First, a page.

Florida DOT Speeds Up Transportation Project Timelines

Governor Ron DeSantis (R) (above) and the Florida Department of Transportation recently unveiled expedited construction timelines for several “Moving Florida Forward” infrastructure projects, including the widening of I-4 in Osceola and Polk counties and the Poinciana Parkway Connector Project in Osceola County.

[Above photo by Florida Governor’s Office]

Construction on those projects will take place in stages, the Florida DOT said; widening 14.7 miles of I-4 in Osceola and Polk counties from six to 10 lanes, which includes express lanes to help reduce roadway congestion.

Photo by the Florida Governor’s Office

That collection of I-4 projects – which should start in the fall of 2024 – also seek to widen all road shoulders for emergency evacuations and rework interchanges to reduce backups and queuing along ramps.

An additional project – the Poinciana Parkway Connector project – aims to fill a critical 2.6-mile roadway through a heavily traveled portion of Osceola County, connecting I-4, SR 429/Western Beltway, and the existing SR 538/Poinciana Parkway.

Previously expected to begin 2034 at the earliest, the Poinciana Parkway Connector project will now start in the fall of 2024 and should wrap up by 2028, Florida DOT said.

The funding to kick start those projects earlier than planned comes from House Bill 1301. Passed by the state legislature this year session, it provides Florida DOT with the authority to complete the “Moving Florida Forward” infrastructure initiative.

Additionally, the bill cements Florida’s transportation priorities in state law to focus on reducing congestion, supporting the supply chain, promoting Florida’s quality of life, and spending transportation dollars wisely, noted Florida DOT Secretary Jared Perdue.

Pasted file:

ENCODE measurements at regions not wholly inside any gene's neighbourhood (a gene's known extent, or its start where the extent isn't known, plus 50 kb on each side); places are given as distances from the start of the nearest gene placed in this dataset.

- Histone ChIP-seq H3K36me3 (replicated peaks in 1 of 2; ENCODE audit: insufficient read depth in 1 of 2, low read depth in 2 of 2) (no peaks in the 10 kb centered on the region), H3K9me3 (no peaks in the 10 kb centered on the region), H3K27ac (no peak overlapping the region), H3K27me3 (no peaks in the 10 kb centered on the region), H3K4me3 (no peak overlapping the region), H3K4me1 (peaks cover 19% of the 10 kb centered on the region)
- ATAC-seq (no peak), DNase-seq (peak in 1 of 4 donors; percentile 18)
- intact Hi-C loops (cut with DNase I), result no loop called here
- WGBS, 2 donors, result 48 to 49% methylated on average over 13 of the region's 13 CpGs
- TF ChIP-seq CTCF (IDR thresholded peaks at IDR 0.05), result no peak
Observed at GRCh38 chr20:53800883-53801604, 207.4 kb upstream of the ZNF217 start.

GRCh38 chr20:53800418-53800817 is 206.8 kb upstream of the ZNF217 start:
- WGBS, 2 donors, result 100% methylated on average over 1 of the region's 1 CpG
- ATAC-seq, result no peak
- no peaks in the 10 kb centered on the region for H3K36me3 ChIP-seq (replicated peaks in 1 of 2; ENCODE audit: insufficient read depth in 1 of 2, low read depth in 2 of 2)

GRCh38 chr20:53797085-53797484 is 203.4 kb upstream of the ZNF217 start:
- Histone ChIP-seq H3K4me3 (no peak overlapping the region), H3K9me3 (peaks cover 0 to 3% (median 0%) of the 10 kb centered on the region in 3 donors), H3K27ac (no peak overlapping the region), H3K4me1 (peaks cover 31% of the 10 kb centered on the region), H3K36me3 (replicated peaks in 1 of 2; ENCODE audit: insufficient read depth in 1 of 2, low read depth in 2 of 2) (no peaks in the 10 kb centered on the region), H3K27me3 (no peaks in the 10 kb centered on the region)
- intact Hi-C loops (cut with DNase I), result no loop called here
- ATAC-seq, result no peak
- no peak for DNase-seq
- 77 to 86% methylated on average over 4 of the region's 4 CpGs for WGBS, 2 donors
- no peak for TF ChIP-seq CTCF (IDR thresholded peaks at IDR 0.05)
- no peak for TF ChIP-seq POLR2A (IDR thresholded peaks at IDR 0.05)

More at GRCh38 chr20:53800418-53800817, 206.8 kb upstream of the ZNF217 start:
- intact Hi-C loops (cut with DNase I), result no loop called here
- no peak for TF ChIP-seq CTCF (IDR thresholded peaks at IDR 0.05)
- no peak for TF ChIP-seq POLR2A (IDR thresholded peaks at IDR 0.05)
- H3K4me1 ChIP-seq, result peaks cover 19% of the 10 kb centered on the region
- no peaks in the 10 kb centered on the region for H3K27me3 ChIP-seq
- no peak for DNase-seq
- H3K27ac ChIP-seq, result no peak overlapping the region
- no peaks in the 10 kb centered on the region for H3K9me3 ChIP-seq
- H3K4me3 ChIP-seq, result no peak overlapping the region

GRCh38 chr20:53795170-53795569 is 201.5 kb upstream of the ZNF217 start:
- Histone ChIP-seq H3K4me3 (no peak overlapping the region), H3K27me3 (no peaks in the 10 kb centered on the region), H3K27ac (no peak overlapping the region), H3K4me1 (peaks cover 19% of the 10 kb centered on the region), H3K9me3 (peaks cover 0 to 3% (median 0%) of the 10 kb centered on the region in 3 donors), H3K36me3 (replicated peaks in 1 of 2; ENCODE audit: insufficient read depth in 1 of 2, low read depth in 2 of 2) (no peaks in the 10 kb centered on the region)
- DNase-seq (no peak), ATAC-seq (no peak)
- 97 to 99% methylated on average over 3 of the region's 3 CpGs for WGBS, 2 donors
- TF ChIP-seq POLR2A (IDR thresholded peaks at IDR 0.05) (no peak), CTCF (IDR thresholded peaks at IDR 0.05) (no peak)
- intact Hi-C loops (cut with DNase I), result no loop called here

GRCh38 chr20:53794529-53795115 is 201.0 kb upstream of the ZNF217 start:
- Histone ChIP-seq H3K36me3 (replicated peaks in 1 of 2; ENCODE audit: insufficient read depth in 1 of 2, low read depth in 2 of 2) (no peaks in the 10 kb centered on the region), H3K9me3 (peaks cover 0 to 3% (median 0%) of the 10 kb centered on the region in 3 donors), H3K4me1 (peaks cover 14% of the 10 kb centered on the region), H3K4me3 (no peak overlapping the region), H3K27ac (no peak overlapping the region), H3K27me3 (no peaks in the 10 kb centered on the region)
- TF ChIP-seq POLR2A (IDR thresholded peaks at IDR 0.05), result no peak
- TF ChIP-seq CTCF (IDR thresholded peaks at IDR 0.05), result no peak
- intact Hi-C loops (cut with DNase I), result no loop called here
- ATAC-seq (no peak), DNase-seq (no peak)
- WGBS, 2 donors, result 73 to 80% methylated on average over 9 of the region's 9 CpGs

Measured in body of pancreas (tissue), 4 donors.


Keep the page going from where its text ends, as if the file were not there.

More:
“[These] ‘Moving Florida Forward’ projects along I-4 will provide a tremendous number of improvements for nearly 200,000 travelers who have been anxiously waiting for congestion relief as commuter, tourist, and freight traffic grows in Central Florida,” he said in a statement.

Florida DOT’s Jared Perdue (center). Photo by AASHTO.

Perdue delved further into those and other transportation trends and how they are affecting future infrastructure planning efforts during a panel discussion at the American Association of State Highway and Transportation Officials 2024 Washington Briefing in February.

“We are dealing with some of the most significant changes as state departments of transportation, irrespective of federal legislation,” he said. “We are facing supply chain disruptions we’ve never dealt with before. The cost of commodities has been extremely volatile over the last three years. All of that places additional strain and pressure on our traditional ways of doing business.”

Successfully dealing with all of those external challenges will require state DOTs to be more innovative and to build partnerships with both local communities and Metropolitan Planning Organizations or MPOs, Perdue added.

“We need to focus on funding levels to sustain infrastructure levels in this country yet maintain flexibility so we can still deliver the transportation infrastructure we’ve already planned for,” he said. “We need less regulation. Yes, we need to serve our constituents and do what we have to do to protect the environment. But it is time to go back and look at the processes we’ve been using – they are antiquated, dinosaurs at this point. We need more flexibility so we can be more innovative.”

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